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European Journal of Microbiology and Immunology
Authors: Sai Duraisingham, Steven Hanson, Matthew Buckland, Sofia Grigoriadou, and Hilary Longhurst

Pseudomonas aeruginosa (PA) is commonly isolated from the respiratory secretions of antibody deficiency patients, but the significance of this has not been well studied. We have reviewed our adult antibody deficiency cohort of 179 patients and assessed the prevalence and characteristics of PA infection and the effects of early antibiotic eradication treatments. Of the 34 patients with PA, 55.9% (19) underwent successful eradication and were infection-free, 38.2% (13) had intermittent infection, and 5.9% (2) had chronic PA. PA infection was significantly associated with bronchiectasis (p < 0.0001), with 36.1% (22 out of 61) of patients with bronchiectasis developing a PA infection. Infection status was also significantly associated with chronic sinusitis (p < 0.0001). Most treated PA exacerbations were symptomatic and with colony counts of ≥1000 cfu/ml. Current eradication protocols used at our center involve early treatment at first positive isolate with ciprofloxacin for 3 weeks and nebulized colomycin for 3 months, and if eradication fails, intravenous ceftazidime and gentamycin or colomycin is administered for 2 weeks. Continued sputum surveillance and early eradication treatments upon positive PA culture may help to limit chronic PA infection in antibody deficiency patients.

Open access


Bench scale experiments were conducted to determine the dissolution characteristics of UO2, U3O8, and UO3 in aqueous peroxide-containing carbonate solutions. The experimental parameters investigated included carbonate countercation (NH4 +, Na+, K+, and Rb+) and H2O2 concentration. The carbonate countercation had a dramatic influence on the dissolution behavior of UO2 in 1 M carbonate solutions containing 0.1 M H2O2, with the most rapid dissolution occurring in (NH4)2CO3 solution. The initial dissolution rate (y) of UO2 in 1 M (NH4)2CO3 increased linearly with peroxide concentration (x) ranging from 0.05 to 2 M according to: y = 2.41x + 1.14. The trend in initial dissolution rates for the three U oxides under study was UO3 ≫ U3O8 > UO2.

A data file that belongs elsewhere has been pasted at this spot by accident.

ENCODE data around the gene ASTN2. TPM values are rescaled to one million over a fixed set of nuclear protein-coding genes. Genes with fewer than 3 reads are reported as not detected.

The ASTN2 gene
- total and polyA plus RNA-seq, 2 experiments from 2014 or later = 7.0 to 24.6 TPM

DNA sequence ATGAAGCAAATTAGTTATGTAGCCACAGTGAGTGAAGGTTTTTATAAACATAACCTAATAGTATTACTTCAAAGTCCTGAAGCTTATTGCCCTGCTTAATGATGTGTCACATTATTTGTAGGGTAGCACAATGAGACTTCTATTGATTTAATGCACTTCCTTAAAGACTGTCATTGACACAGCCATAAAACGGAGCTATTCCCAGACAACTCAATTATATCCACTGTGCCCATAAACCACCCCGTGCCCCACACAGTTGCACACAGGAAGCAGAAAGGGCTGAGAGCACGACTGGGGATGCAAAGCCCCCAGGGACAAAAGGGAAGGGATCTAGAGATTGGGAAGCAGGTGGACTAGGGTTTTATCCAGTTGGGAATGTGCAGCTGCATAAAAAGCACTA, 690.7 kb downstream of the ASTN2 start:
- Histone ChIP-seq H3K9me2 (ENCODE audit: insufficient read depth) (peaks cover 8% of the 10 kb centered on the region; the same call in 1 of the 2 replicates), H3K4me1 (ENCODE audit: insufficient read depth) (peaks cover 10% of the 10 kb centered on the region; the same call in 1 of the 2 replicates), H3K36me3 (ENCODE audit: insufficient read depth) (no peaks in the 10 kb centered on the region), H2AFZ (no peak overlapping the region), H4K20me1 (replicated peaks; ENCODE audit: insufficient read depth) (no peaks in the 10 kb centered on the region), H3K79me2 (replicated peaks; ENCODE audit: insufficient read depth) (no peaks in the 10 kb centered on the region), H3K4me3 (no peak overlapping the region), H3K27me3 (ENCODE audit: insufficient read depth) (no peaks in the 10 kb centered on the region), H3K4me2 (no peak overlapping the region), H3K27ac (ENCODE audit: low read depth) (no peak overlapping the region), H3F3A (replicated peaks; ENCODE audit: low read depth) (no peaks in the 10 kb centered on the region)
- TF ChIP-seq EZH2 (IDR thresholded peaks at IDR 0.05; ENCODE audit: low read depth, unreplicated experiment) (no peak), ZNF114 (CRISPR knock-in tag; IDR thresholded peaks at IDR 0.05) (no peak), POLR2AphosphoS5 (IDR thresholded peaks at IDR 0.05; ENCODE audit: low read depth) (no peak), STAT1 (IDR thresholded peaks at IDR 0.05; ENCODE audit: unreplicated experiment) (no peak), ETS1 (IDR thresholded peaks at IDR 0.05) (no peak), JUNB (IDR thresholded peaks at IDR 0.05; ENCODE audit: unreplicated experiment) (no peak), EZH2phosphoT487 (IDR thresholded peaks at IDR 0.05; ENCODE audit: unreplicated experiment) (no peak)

Restricted access
Journal of Behavioral Addictions
Authors: Nerilee Hing, Alex M. T. Russell, Matthew Browne, Matthew Rockloff, Catherine Tulloch, Vijay Rawat, Nancy Greer, Nicki A. Dowling, Stephanie S. Merkouris, Daniel L. King, Matthew Stevens, Anne H. Salonen, Helen Breen, and Linda Woo


Background and aims

Gambling-related harm to concerned significant others (CSOs) is an important public health issue since it reduces CSOs' health and wellbeing in numerous life domains. This study aimed to 1) estimate the first national prevalence of CSOs harmed by gambling in Australia; 2) identify the characteristics of CSOs most at risk of harm from another person's gambling; 3) compare the types and number of harms experienced by CSOs based on their relationship to the person who gambles; and 4) compare the number of harms experienced by CSOs by self-identified gender.


Based on a national CATI survey weighted to population norms, 11,560 respondents reported whether they had been personally and negatively affected by another person's gambling in the past 12 months; and if so, answered detailed questions about the harms experienced from the person's gambling who had harmed them the most.


Past-year prevalence of gambling-related harm to adult Australian CSOs was (6.0%; 95% CI 5.6%–6.5%). CSOs most commonly reported emotional harms, followed by relationship, financial, health and vocational harms, respectively. Former partners reported the most harm, followed by current partners, other family members and non-family members, respectively. Female CSOs were more likely to report more harm and being harmed by a partner or other family member, and male CSOs from a non-family member.

Discussion and conclusions

The findings provide new insights into the wider societal burden of gambling and inform measures aimed at reducing harm to CSOs from gambling and supporting them to seek help.

Open access